In the 1957 film adaptation of the play 12 Angry Men, actors Lee J. Cobb and Henry Fonda, as jurors No. 3 and No. 8, convey the polar opinions that can comprise jury trial deliberations:
“You’re talking about a matter of seconds. Nobody can be that accurate,” says Cobb, about an eyewitness’s account of the crime.
“Well, I think that testimony that can put a boy into the electric chair should be that accurate,” counters Fonda.
Nancy S. Marder, professor of law at IIT Chicago-Kent College of Law, has watched the movie 16 times, showing it each year in her law school course called Juries, Judges, and Trials. She also served as symposium editor of “The 50th Anniversary of 12 Angry Men,” published in the Chicago-Kent Law Review. The symposium is one of several on juries she has selected as resources offered through a new online informational clearinghouse she is creating called the Jury Center.
Her deep and long-time interest in juries goes back to her first year as a student at Yale Law School and the strong impression made on her by a professor who favored bench trials over jury trials. She went on to publish her first piece at Yale on the topic of juries and gender dynamics and had opportunities to work on cases that pertained to juries as a law clerk in a federal district court, a court of appeals, and finally, for Justice John Paul Stevens at the U. S. Supreme Court.
The idea for a jury clearinghouse came to Marder several years ago when she could not find one centralized website for jury information and grew increasingly frustrated with sites that only featured articles that were not current.
“I see the Jury Center as being a broadly defined public service,” she explains, adding that academics, students, the media, and interested citizens could all benefit from visiting the site. “It would be one way to make available a lot of information such as current scholarship, new developments, and upcoming conferences—all pertaining to the jury.”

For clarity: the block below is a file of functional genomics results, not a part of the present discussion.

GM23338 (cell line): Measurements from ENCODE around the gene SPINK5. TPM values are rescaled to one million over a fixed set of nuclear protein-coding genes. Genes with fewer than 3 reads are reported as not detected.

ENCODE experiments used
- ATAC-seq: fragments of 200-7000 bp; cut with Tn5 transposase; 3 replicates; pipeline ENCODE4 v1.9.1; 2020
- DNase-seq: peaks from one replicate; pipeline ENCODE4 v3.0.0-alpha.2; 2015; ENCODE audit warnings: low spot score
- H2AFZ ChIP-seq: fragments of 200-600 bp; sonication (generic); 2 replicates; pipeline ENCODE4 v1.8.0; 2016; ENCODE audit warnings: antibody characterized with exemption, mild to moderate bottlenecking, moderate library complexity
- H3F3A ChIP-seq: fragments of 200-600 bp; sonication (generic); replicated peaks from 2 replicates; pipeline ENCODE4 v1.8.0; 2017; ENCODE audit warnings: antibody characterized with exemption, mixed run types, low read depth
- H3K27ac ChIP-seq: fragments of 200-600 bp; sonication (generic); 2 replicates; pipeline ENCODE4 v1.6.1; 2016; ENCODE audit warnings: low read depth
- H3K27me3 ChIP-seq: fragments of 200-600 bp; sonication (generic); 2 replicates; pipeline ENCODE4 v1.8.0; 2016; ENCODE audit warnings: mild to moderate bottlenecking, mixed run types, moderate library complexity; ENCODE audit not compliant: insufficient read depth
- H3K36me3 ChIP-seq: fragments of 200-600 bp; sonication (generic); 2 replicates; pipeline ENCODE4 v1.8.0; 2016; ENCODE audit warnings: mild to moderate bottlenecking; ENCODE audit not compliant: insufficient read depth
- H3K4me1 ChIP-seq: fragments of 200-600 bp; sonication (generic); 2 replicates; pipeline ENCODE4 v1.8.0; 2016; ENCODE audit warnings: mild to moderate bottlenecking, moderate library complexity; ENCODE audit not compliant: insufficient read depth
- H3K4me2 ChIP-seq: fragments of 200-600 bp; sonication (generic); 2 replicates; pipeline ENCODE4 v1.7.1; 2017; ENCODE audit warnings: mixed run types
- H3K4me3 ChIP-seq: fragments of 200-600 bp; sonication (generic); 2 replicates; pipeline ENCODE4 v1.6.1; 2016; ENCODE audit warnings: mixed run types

Working with third-year law student Amanda Schackart, Marder began constructing the site in fall 2009. It features annotated bibliographies of journal articles on comparative jury systems, the history of juries, jury behavior, jury selection, and public policy; published symposia; and links to other jury resources, such as the American Judicature Society. For the future, Marder is looking to involve the Jury Center in an empirical study, which would provide a real-world plus to Illinois jurors by helping to shape practice and redesign procedures.
Marder says that a current topic of interest is the growing number of countries that want to encourage citizens’ participation in the justice system and are considering the jury as one way to do so.
“Jury trials remain important,” says Marder. “People take very seriously their right to a jury trial in this country.” She hopes this growing international interest in the jury will mean that the new Jury Center will provide valuable information for people across the globe.